La Collection Privée: Fève Delicieuse by Christian Dior (2015)

Nose: François Demachy

I wouldn’t say that Fève Delicieuse (“delicious bean”, or in North-Center Italian slang, “delicious d*ck”) smells completely horrid, but it’s really almost there. It doesn’t really “smell Dior”, and surely not “Collection Privée”. Not that the rest of the line was breath-taking, but Fève is basically nothing different quality-wise and overall concept-wise from the cheapest Oriental-gourmand ranges of fragrances and grooming products sold in drugstores or supermarkets. Stuff like Italian brands I coloniali, or Tesori d’Oriente - but way below Les Nereides or L’Erbolario, to give you a rough idea of how cheap this is. Imagine that kind of stuff blended with some sort of clumsy imitative Mugler-esque kind of “allure”, sort of echoing some A*Men flankers but without that consistency and playfulness (and they cost half of this anyway).

Basically Fève Delicieuse is a thick, annoyingly flat and cloyingly artificial Oriental-gourmand candy of vanilla, amber, tonka, cedar, powdery-caramel and spicy notes tinged with a tame hint of smoke and some pleasant sort of earthy-vegetable suble nuances, which are quite nondescript but help in lowering the diabete-inducing ratio of sweetness and represent the only sparkle of interest in this disgraceful bucket of dullness. There is basically no evolution and no particular “twists”, just a sticky slap of melted toffee candies laying on your skin, decreasing in power as hours pass – thus becoming more pleasant. Sweetness is the main and most feature of Fève Delicieuse: mediocre, cheap, unrealistic, alienating sweetness, truly comparable with any low-brow drugstore gourmand scent for teenagers. I was not the most enthusiastic fan of the rest of the “Collection Privée” collection apart from Leather Oud, but still I clearly got a sense of decent quality, complexity and craft among the others – or at least, some efforts for that. To this extent Fève Delicieuse is an astonishing ugly duckling among them (minus the happy ending), since it smells not only cheap, but also completely uninspired, simplistic, tired, a more than generic “déja-vu” with a crazy price tag and no reasons to exist. If you’re a fan of The Office US, then I’m Michael and this is my Toby.


O/E by Bogue (2015)

I’m very puzzled by the distance between the hype which has graced this brand from the very beginning of its journey into niche, and the actual quality of their fragrances I’ve tried so far. Both MAAI and Cologne Reloaded seemed to me some very dull and pedantic exercises around very classic structures, something I guess pretty much any nose working for any company anywhere between the 1950’s and the 1990’s would have been able to compose blindfolded; and now this, “O/E”. If on one hand it’s at least a bit more modern and more creative than the other two, on the other hand it kind of reinforces my conclusion that toying around classic structures seems really the main and only skill of Gardoni, or whoever is the nose behind Bogue fragrances. Because O/E smells horrid. A trainwreck. Pardon my French but it really is. Theoretically it would be a “citrus-green leather chypre”, so to speak, so imagine – on paper – a very bold citrus-green top accord built on a dark, herbal, even skanky and slightly powdery-vanillic foundation of woods, oakmoss, and some rusty tan leather.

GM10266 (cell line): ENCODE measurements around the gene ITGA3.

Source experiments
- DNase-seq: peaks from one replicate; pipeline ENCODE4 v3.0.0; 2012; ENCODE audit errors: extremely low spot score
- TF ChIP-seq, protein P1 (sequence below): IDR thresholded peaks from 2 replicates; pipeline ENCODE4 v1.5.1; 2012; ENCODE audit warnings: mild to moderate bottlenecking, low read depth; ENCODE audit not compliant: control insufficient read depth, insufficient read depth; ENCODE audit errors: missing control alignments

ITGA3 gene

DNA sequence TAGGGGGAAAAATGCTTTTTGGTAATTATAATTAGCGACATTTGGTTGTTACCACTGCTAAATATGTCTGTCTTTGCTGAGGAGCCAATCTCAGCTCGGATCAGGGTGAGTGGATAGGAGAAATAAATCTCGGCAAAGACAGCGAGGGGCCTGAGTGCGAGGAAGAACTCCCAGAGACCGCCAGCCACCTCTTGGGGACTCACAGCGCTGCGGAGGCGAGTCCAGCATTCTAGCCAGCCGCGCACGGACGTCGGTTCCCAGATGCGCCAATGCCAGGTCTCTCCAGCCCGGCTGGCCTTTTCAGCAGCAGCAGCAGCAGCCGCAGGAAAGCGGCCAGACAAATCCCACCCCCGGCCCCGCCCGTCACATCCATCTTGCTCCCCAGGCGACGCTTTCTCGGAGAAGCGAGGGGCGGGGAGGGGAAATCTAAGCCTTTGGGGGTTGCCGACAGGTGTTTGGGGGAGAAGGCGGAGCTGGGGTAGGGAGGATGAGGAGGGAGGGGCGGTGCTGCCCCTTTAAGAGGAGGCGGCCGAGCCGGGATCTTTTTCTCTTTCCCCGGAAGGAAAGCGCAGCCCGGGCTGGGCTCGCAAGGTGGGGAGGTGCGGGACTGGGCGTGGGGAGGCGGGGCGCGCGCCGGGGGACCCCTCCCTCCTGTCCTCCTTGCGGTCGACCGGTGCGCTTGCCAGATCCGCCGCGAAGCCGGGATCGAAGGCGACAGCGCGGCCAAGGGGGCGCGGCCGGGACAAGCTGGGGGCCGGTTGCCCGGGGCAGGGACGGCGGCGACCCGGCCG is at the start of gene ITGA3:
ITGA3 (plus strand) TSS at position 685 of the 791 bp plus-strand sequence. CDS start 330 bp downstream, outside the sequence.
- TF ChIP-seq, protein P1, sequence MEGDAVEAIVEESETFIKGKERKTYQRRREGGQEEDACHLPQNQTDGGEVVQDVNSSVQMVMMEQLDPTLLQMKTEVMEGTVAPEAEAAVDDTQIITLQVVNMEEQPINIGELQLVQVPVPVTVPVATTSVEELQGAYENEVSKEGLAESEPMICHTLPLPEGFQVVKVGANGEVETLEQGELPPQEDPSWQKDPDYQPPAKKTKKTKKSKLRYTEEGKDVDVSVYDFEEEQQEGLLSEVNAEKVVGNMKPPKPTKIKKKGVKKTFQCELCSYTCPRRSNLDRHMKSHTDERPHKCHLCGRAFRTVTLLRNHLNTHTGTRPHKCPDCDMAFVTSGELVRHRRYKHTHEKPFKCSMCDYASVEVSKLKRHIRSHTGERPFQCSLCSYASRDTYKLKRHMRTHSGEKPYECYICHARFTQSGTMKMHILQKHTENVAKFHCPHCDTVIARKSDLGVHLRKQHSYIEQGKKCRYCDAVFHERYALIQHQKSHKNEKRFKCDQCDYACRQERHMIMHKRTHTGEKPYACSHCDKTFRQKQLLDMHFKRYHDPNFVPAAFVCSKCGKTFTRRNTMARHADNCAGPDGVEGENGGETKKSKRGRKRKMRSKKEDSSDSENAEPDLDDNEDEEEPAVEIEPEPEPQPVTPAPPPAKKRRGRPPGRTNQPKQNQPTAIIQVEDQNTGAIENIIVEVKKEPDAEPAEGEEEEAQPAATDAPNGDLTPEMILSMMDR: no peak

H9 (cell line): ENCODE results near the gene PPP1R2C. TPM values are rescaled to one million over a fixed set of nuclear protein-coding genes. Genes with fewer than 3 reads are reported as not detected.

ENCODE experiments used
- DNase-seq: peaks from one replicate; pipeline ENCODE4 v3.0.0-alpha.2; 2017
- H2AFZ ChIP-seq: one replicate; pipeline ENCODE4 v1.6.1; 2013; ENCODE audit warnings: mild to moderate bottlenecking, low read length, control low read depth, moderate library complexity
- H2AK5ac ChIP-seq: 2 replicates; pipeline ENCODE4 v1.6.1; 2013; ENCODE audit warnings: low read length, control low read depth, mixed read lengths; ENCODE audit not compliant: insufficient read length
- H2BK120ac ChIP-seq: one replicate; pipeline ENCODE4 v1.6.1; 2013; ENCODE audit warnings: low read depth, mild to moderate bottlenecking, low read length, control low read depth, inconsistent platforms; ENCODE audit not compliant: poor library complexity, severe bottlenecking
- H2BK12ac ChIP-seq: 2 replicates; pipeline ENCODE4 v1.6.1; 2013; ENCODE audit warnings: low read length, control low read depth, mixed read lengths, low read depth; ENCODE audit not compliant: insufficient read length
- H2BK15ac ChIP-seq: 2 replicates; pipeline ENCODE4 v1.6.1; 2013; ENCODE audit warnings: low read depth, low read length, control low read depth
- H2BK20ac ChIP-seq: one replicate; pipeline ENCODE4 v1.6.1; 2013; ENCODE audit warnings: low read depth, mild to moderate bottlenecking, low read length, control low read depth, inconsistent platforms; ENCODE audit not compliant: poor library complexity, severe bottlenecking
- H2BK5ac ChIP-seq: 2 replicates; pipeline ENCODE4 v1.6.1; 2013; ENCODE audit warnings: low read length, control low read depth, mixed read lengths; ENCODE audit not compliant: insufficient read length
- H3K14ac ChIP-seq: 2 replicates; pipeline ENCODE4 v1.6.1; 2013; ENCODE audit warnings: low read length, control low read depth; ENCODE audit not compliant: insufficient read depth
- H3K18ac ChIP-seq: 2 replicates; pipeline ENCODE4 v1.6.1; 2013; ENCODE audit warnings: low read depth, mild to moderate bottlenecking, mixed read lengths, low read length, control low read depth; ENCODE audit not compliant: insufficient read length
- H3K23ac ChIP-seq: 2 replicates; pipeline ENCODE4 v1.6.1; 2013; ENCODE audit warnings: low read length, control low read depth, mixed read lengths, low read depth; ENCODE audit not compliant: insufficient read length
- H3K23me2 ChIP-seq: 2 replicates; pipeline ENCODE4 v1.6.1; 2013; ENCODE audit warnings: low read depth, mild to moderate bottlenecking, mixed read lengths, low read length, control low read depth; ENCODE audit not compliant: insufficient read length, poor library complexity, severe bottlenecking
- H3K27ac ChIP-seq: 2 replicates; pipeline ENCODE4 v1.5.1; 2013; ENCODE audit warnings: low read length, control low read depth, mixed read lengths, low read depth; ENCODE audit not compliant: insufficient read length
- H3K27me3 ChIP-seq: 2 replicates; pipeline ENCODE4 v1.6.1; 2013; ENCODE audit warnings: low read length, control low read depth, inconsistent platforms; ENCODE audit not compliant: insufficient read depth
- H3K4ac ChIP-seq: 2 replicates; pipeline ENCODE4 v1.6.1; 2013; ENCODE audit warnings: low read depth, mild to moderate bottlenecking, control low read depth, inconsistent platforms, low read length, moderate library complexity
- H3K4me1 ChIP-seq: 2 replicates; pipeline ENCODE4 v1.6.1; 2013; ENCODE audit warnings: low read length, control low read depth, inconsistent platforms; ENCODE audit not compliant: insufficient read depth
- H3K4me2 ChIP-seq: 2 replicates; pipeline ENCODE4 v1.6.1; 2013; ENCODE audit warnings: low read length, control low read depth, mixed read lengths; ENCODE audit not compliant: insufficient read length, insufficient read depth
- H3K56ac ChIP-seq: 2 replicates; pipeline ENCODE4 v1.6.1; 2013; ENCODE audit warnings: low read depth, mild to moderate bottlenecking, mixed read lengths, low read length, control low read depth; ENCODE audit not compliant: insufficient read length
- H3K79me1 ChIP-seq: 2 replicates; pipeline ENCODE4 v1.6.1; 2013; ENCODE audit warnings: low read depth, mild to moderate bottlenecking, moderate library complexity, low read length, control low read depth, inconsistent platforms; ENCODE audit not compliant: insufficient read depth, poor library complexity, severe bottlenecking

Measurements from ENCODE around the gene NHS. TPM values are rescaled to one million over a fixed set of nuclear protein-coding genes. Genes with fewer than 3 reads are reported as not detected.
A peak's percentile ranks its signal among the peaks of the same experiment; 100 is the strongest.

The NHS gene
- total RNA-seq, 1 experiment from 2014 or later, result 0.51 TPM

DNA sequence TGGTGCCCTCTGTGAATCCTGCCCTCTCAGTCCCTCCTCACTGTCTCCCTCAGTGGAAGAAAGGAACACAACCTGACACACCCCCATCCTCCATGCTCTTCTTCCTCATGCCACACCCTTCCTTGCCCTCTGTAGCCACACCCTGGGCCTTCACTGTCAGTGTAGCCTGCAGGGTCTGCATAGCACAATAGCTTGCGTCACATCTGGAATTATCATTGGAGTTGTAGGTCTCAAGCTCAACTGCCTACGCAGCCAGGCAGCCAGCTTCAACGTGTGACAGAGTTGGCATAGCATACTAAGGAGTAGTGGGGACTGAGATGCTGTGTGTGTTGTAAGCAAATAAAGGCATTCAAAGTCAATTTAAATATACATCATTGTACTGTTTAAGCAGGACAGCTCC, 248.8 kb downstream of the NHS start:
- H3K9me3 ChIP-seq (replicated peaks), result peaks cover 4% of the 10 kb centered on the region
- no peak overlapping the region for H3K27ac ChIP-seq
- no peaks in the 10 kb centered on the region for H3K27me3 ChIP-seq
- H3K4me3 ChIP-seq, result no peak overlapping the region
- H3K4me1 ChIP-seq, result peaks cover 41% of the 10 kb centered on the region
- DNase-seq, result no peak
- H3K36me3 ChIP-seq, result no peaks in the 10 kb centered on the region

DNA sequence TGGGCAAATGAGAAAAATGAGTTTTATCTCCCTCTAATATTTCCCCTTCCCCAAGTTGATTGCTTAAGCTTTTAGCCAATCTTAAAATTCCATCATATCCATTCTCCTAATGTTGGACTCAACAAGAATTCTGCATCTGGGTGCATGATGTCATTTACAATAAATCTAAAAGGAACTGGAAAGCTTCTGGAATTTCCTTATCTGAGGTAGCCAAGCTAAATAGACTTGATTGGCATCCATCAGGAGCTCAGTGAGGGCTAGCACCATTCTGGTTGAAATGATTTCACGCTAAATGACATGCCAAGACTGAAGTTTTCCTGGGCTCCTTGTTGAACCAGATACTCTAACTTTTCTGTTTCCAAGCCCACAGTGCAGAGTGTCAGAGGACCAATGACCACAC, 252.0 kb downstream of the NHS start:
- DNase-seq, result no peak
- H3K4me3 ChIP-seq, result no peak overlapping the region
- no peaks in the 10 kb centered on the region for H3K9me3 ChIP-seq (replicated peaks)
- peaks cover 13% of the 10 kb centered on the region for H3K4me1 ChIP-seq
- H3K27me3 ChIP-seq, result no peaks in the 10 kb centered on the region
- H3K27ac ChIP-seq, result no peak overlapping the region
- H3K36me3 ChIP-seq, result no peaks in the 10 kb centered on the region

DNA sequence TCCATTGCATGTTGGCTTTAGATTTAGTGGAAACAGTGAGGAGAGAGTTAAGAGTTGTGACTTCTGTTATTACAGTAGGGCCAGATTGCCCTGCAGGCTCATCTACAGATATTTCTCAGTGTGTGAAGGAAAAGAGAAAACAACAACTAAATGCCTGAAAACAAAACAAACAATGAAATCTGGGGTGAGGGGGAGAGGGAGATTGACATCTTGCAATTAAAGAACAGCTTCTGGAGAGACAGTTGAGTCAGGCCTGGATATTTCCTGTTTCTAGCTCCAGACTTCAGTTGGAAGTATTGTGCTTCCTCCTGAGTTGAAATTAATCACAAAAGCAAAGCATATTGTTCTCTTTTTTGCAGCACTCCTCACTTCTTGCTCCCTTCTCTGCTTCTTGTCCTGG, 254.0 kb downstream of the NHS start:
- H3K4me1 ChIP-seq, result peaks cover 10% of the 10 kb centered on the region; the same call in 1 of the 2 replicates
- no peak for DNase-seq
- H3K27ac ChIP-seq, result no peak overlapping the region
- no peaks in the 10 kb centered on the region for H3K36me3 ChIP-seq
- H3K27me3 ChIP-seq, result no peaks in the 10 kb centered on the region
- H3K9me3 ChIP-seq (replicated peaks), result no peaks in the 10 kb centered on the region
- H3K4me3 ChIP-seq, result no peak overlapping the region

The problem is that it seems the brief was then handed to a clueless janitor with the specific request of cutting costs and sourcing materials in his storage closet. The citrus-green top accord smells astonishingly cheap, acrid, artificial, flat and harsh, something way more suitable for cleaning tiles than scenting skin. And it’s just clumsily sticked as-is on a more than mediocre leathery chypre foundation, which smells no better than any robust pre-world war II drugstore aftershave did. Mennen quality, to get you an idea. The notes smell from bad to dull per se, and they’re significantly poorly blended, thrown one against the other like a toddler would do with his toy cars. All topped with spices, with the same grace (and purpose, ultimately) of someone rapidly throwing a handful of sand in your face to rob you and run away. I’ve nothing against modernity and “clashy” compositions, as long as there’s some talent behind them. Here I don’t really see any. It’s just noise, cheapness, itch. A decent idea completely gone wrong. Persistence is remarkable though, which is good if you’re into scrubbers; evolution is close to zero, just some lemon and herbs fading away and (surprise, surprise) synthetic cloves growing in presence together with some vanillin and cheap leather aromachemicals. Probably the nicest part, if compared the early abysmal stages. Nothing different from the drydown of any 1 dollar aftershave, but at least it’s wearable (at 180 times more the price). I wish the best to Bogue but seriously... not with this, really.


A Quiet Morning by Miller et Bertaux (2008)

A Quiet Morning by Miller et Bertaux is quite a nice little discovery I’ve made recently, together with the fact that Miller and Bertaux aren’t, as I imagined, the umpteenth irritating couple of 30-something niche hipsters dressed in white garbage bags, rather two eccentric, laid-back middle-aged beardy gents. I’m not crazy for the other scents of this brand I’ve tried, but A Quiet Morning works darn good instead. It’s very minimalistic, but for once, it doesn’t seem to rely to the same trite array of synthetic aromachemicals which are in fashion in the “minimalist” side of perfumery. In other words don’t expect just another ripoff of some Comme des Garçons/Andrea Maack-like stuff. Neither a dull citrusy or floral faint nonsense. This is a pretty different take on minimalism – for the better. It takes (well, it took me) a while to appreciate it and it’s probably easy to dismiss it at first, but the truth is that it manages to smell somehow very natural and breezy, yet amazingly modern in its transparent thinness, still keeping it not cold or blatantly synthetic. It creates instead a very peculiar “aura” of warm, sophisticated clean subtleness and lightness which contrary to many other cases, at no point becomes “dullness”. It’s actually a very substantial scent with some seriously enjoyable transitions and depth: it’s just filtered through clear, thin pastel glass, smelling rarefied and delicate, but so to speak, very robust “in spirit”. And briefly put, it doesn’t smell like anything else.